NCSA enters Microsoft world
Software deal: Company brings University prestige through the use of Mosaic
News Story by Sarah Farr
January 17, 1995
A program developed at the University's National Center for Supercomputing Applications is getting people's attention after a recent agreement with Microsoft.
Microsoft, the largest software company in the world, signed an agreement to incorporate the NCSA's Mosaic software into its own Microsoft products, said June Peters, a spokesperson for Microsoft.
The agreement was made in cooperation with Spyglass Inc., which has developed its own commercially enhanced version of Mosaic. Spyglass, a Savoy-based company, signed a multi-million dollar agreement with the NCSA and the University in August.
Although the terms of the Microsoft agreement cannot be discussed, it is very favorable for the University, said Randy Pitzer, Spyglass director of marketing and communications.
"In terms of visibility it says a lot about the University and the NCSA to be connected to the largest software company in the world," Pitzer said.
The Mosaic program allows people to look for information on the Internet's World Wide Web. Once it is integrated with Microsoft programs, it will "greatly accelerate the move toward an open, global approach to browsing the internet," said NCSA Director Larry Smarr in a press release.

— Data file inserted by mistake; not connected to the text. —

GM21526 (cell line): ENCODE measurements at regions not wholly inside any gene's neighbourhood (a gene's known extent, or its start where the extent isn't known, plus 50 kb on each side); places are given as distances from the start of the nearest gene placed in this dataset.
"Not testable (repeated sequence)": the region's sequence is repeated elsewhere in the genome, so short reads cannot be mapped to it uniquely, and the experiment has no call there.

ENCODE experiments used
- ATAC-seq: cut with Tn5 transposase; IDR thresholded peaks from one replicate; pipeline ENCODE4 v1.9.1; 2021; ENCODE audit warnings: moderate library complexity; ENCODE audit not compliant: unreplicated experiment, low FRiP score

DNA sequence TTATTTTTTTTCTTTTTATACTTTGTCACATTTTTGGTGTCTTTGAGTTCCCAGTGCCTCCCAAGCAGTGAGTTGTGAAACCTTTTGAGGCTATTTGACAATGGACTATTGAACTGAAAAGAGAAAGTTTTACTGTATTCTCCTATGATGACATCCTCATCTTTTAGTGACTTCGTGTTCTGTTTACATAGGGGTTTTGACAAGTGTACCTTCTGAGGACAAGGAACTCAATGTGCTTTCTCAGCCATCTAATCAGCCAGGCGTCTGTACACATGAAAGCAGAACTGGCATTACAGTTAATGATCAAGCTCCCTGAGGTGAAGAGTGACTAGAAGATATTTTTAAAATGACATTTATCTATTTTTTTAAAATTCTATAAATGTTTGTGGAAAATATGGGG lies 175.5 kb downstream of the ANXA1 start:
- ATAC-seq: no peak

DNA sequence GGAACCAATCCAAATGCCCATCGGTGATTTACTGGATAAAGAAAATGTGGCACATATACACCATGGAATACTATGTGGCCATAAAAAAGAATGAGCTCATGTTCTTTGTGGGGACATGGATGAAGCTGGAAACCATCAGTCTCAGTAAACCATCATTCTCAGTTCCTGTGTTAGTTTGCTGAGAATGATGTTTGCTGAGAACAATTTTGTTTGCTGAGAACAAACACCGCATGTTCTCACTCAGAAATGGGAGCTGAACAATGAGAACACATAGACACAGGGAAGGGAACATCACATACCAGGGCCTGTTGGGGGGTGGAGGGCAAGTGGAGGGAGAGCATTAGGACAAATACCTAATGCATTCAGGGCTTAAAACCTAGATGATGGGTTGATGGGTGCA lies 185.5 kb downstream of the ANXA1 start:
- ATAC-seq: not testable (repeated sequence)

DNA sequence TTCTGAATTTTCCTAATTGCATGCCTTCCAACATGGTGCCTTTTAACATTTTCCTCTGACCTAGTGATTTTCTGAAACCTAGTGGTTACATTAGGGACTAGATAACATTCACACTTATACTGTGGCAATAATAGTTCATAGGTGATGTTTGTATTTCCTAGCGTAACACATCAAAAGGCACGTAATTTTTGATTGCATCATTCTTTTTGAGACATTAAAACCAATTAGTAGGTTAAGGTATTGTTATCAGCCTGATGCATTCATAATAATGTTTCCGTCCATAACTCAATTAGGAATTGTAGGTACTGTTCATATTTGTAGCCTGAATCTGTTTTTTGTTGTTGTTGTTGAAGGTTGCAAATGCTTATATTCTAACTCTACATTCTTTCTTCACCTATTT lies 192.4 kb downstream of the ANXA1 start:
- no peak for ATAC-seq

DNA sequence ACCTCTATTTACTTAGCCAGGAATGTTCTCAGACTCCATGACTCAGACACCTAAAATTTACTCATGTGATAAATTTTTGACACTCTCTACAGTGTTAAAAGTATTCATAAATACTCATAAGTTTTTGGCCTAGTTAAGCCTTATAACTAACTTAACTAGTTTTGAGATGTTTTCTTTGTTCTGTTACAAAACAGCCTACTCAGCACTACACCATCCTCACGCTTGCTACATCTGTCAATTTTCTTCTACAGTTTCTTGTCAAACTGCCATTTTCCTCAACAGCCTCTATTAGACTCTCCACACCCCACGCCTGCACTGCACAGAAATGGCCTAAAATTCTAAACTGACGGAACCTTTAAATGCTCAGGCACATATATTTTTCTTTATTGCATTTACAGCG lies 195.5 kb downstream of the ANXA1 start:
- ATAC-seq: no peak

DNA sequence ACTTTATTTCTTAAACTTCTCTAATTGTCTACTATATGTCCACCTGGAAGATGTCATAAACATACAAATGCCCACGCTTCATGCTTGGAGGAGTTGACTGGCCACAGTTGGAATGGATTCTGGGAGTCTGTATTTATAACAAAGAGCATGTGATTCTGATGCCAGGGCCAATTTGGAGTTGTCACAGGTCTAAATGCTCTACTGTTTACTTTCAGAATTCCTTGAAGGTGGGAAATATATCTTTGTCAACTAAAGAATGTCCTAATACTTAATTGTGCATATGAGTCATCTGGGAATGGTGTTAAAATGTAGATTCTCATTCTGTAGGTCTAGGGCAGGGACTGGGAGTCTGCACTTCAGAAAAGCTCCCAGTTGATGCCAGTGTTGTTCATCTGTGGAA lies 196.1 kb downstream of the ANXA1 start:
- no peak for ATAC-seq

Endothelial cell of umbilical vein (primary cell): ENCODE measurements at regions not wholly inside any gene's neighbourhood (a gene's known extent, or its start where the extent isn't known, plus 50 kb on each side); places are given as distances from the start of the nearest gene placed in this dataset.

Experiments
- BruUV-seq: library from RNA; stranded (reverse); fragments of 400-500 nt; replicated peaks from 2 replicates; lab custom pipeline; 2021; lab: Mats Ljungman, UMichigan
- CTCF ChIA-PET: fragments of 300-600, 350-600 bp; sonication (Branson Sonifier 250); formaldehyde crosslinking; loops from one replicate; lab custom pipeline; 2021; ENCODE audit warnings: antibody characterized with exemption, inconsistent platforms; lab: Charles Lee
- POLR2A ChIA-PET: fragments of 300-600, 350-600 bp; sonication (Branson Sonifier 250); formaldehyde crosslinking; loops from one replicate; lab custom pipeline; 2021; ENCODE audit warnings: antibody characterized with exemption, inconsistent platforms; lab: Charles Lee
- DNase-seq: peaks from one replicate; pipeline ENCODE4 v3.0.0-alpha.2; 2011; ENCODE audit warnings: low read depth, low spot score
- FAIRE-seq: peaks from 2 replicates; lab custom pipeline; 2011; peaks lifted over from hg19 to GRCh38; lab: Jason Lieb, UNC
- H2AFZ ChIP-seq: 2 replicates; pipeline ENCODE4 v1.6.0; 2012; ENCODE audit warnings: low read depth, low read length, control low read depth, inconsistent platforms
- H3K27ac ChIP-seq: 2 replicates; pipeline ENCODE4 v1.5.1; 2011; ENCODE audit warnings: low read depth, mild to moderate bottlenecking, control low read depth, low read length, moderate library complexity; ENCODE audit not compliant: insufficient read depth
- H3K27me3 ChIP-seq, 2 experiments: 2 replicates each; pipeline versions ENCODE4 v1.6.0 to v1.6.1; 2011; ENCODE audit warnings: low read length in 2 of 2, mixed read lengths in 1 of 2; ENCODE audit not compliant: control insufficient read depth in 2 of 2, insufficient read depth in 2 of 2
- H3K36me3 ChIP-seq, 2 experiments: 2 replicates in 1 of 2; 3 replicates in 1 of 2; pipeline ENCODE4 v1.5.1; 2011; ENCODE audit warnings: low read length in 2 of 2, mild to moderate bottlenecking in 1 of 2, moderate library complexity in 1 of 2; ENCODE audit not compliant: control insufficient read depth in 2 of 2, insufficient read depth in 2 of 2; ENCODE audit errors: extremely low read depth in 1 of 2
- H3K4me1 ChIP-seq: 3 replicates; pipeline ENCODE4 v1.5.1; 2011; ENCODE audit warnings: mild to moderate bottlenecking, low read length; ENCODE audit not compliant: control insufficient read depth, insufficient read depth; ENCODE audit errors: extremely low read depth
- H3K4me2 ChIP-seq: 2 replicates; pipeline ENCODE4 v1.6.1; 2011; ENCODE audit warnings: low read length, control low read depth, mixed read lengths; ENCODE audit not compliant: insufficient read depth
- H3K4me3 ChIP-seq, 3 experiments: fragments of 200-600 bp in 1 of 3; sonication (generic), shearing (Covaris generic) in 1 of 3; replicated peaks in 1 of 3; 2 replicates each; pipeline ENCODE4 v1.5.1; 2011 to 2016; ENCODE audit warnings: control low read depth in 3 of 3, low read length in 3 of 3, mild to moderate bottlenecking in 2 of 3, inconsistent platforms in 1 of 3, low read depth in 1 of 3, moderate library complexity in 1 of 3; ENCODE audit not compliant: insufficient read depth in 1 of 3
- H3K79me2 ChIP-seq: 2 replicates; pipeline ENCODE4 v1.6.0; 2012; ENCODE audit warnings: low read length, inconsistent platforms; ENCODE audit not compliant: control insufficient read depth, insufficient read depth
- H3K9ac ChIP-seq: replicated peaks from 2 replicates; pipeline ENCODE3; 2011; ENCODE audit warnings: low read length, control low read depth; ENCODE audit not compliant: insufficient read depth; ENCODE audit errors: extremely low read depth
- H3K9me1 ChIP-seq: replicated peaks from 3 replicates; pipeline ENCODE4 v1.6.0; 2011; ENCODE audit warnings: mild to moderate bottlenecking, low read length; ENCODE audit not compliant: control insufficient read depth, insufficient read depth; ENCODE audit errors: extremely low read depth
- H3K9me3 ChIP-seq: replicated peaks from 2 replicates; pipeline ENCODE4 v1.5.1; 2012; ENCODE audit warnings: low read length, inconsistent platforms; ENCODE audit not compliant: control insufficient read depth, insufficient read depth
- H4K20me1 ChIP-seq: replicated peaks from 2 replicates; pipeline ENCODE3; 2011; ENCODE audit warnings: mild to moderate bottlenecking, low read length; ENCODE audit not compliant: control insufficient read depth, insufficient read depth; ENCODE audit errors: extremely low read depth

Microsoft will be working closely with the University in developing protocols for future Internet technology, according to Peters.
As with most new software, Mosaic was not expected to be the success it is today, said George F. Badger Jr., University associate vice chancellor for computing and communications.
"People usually don't know how successful a program will be when it is first developed," Badger said.
"Mosaic is now the most successful software program we have developed at the University and the licensing of it has been very important to us," Badger said.
The enhanced Mosaic program has been getting attention from companies other than Microsoft. Spyglass signed licensing agreements totaling more than 12 million copies with such companies as Firefox, FTP Software, IBM's Networking Software Division, O'Reilly and Associates and Digital Equipment, said Tim Krauskopf, company co-founder and current vice president of research and development at Spyglass.
Krauskopf said having the University nearby makes the area "a great place to grow a technical company." About 75 percent of Spyglass' engineers have degrees from the University and its entire development effort is in the Champaign area, Krauskopf said.
Krauskopf said the agreement with Microsoft will mean that a lot of attention will be focused on the University and NCSA.
"It (the agreement) opens the door when you get the reputation they have for doing technology that people want to use. This is when you get noticed," Krauskopf said.
Copyright (c) 1995 Illini Media Company, all rights reserved.